These findings have cast doubt on claims that an increase in the number of people with insurance would relieve pressure on public hospitals.
According to Denzil Fiebig, of the University of NSW school of economics, "The rebate is a blunt instrument, relying on the notion that people with private health insurance are going to use it. It's clear from our research that is not the case."
It has been estimated that the government has spent over $2 billion each year on the rebate since its introduction in 2000. Critics say this money would be better spent on public hospitals.
Professor Fiebig said, "While private health insurance coverage has increased by 50 per cent as a result of the rebate, that is not necessarily easing pressures on the public hospital system".
His research revealed that people took out the insurance for varied reasons such as thinking that they would get better and faster care, for security or to deal with serious health concerns.
However a significant 15 per cent reported that they were forced to join a fund because of the 30 per cent government rebate, tax penalties and premium rises imposed on people each year without insurance. Fiebig said that it was these people who could just as well use the public health system as the private hospital system.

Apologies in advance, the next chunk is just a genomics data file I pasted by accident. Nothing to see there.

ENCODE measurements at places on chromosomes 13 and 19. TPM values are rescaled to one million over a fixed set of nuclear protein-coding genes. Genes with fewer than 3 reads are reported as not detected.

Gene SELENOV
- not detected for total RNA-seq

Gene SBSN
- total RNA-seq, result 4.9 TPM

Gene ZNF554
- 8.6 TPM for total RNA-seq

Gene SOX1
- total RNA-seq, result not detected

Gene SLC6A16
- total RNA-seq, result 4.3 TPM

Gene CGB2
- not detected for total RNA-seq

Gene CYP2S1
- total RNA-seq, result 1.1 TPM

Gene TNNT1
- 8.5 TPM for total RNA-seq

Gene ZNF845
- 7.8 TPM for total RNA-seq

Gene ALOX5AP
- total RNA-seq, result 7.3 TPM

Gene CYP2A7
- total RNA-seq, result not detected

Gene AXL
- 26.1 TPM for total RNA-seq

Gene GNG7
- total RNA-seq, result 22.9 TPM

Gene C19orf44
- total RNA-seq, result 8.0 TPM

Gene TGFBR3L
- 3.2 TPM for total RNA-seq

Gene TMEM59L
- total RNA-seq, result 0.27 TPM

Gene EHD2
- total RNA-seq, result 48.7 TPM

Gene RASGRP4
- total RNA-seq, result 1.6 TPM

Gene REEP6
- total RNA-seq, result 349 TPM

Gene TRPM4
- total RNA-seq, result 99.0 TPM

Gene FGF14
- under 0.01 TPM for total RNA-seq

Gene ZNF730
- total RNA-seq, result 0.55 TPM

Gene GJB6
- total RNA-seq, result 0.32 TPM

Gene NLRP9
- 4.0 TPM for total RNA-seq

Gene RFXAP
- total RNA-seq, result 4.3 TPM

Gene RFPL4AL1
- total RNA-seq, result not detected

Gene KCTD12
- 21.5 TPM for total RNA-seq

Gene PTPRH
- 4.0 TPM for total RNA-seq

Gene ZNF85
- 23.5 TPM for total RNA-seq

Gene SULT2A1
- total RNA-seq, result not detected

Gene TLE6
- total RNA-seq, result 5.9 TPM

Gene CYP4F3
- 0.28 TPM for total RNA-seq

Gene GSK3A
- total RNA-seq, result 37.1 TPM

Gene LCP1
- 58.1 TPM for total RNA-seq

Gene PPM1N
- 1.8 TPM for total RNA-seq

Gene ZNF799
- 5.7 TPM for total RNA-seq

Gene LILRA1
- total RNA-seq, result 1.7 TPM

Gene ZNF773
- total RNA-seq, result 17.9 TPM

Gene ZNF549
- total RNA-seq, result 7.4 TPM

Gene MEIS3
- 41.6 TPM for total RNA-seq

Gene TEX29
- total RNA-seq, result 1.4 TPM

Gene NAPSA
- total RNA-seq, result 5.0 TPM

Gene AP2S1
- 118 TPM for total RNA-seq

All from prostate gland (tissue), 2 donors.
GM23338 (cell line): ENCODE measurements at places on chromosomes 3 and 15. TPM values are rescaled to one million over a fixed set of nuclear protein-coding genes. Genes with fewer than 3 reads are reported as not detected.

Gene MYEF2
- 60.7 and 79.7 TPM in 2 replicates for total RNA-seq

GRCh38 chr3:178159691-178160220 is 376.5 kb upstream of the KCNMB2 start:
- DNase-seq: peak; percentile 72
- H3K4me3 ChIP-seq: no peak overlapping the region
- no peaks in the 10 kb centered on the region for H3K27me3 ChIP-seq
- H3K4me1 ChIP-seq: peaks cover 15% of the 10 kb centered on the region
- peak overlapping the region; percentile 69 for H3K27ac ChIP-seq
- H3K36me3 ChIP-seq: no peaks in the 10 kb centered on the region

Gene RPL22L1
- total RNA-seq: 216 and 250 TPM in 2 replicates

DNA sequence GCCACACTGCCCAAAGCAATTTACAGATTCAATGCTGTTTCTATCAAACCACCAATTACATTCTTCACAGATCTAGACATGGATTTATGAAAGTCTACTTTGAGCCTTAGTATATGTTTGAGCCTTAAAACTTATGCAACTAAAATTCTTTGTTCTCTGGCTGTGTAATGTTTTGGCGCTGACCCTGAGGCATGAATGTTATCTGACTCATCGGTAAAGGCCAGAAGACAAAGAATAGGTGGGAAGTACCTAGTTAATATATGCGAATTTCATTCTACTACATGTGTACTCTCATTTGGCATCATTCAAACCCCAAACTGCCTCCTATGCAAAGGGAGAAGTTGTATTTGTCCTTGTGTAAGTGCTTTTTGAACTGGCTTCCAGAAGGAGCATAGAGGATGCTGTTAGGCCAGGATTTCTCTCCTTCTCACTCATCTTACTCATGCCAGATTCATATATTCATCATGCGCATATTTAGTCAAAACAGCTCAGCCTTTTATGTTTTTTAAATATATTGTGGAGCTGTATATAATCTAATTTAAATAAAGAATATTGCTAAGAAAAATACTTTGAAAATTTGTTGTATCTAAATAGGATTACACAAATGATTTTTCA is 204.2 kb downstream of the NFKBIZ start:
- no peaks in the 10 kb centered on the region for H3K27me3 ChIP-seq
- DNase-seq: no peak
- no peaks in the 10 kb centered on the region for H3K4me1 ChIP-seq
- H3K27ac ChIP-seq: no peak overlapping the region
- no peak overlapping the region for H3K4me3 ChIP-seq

He added, "This may be because they're happy with the public ... system, or it may be because of the out-of-pocket expenses they would face, even with private health insurance, in the private system."
The Federal Government has rejected these findings saying that without the 30 per cent rebate, the private health system would collapse.
Spokeswoman for the federal government, Tony Abbott said, 'The proof that the private health system takes pressure off the public system is that 56 per cent of all surgery is now done in private hospitals.Independent research by the Melbourne Business School shows that every dollar the Government spends on the rebate,saves up to two dollars in health costs that otherwise would have to be picked up by taxpayers.'
Labor's health spokeswoman, Julia Gillard, disagreeing with the Government's claim of "one person with private health cover is one less person relying on public hospitals" said that while admissions to private hospitals are certainly increasing, but so too are admissions to public hospitals."
She said,"The private health insurance industry is not sustainable."
According to Glenn Salkeld, an associate professor in health economics at the University of Sydney,"Attitudes, emotions and values all affect our decision to buy and what we do with the goods. You can play on emotion to get people to buy private health insurance but that doesn't guarantee that everyone will use it."